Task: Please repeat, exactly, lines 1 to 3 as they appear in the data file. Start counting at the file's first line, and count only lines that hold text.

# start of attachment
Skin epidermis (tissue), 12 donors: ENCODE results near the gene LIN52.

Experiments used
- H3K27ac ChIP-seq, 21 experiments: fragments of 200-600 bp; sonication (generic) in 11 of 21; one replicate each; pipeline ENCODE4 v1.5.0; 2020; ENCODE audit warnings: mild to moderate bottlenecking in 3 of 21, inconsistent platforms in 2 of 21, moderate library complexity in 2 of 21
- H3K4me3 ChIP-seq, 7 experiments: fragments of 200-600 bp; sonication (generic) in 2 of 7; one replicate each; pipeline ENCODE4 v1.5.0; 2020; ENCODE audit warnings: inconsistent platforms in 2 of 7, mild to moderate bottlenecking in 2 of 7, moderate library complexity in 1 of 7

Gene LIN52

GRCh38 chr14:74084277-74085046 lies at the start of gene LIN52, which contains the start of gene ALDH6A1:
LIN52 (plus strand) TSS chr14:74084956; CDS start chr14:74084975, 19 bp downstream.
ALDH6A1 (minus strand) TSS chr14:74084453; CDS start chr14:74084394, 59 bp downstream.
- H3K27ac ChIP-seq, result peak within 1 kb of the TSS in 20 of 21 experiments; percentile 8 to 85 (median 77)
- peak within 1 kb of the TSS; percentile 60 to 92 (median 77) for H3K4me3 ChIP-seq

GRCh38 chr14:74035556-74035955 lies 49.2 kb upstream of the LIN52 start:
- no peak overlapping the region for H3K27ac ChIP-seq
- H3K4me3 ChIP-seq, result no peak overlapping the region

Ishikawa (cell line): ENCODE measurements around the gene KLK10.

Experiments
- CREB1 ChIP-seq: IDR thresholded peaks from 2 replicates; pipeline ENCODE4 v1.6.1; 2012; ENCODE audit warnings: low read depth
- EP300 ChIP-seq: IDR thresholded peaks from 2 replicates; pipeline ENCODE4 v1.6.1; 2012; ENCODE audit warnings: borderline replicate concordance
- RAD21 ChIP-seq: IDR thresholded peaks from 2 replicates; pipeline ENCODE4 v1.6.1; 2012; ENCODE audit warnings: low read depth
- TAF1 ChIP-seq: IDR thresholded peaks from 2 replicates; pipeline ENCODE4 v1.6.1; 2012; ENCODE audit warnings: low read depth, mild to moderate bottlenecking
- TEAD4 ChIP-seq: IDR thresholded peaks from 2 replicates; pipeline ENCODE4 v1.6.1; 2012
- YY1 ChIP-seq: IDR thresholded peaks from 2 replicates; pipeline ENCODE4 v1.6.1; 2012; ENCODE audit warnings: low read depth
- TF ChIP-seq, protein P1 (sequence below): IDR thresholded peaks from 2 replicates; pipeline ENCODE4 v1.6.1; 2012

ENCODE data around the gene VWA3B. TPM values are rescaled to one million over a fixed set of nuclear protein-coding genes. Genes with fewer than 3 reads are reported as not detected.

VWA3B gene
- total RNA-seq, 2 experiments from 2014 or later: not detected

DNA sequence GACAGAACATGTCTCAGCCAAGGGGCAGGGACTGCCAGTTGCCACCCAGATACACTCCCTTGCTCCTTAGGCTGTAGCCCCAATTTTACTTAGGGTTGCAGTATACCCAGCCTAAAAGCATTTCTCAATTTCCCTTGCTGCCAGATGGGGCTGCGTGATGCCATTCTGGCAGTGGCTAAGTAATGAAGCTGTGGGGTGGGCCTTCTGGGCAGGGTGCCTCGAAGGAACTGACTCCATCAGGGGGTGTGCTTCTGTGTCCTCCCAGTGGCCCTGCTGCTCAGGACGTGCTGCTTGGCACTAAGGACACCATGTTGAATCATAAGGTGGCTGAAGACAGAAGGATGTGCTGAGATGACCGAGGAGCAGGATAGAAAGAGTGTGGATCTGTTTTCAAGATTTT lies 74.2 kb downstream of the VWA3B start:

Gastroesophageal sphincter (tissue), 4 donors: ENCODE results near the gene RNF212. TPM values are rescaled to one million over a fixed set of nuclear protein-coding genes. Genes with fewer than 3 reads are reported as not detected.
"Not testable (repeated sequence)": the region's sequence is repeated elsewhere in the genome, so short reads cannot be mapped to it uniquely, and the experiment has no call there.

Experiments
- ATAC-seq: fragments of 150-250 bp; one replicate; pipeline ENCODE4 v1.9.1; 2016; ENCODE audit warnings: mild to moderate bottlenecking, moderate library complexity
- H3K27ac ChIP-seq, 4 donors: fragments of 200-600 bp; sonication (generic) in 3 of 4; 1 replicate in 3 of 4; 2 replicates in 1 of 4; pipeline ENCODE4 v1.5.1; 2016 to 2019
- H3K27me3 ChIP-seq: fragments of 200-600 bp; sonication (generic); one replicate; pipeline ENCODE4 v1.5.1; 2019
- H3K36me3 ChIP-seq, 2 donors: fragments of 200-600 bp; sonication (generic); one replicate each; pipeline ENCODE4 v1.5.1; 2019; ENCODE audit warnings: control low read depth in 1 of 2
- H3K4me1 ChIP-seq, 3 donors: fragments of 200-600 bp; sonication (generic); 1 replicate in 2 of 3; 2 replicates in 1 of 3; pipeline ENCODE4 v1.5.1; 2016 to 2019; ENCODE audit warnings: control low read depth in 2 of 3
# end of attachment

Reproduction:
Skin epidermis (tissue), 12 donors: ENCODE results near the gene LIN52.

Experiments used
- H3K27ac ChIP-seq, 21 experiments: fragments of 200-600 bp; sonication (generic) in 11 of 21; one replicate each; pipeline ENCODE4 v1.5.0; 2020; ENCODE audit warnings: mild to moderate bottlenecking in 3 of 21, inconsistent platforms in 2 of 21, moderate library complexity in 2 of 21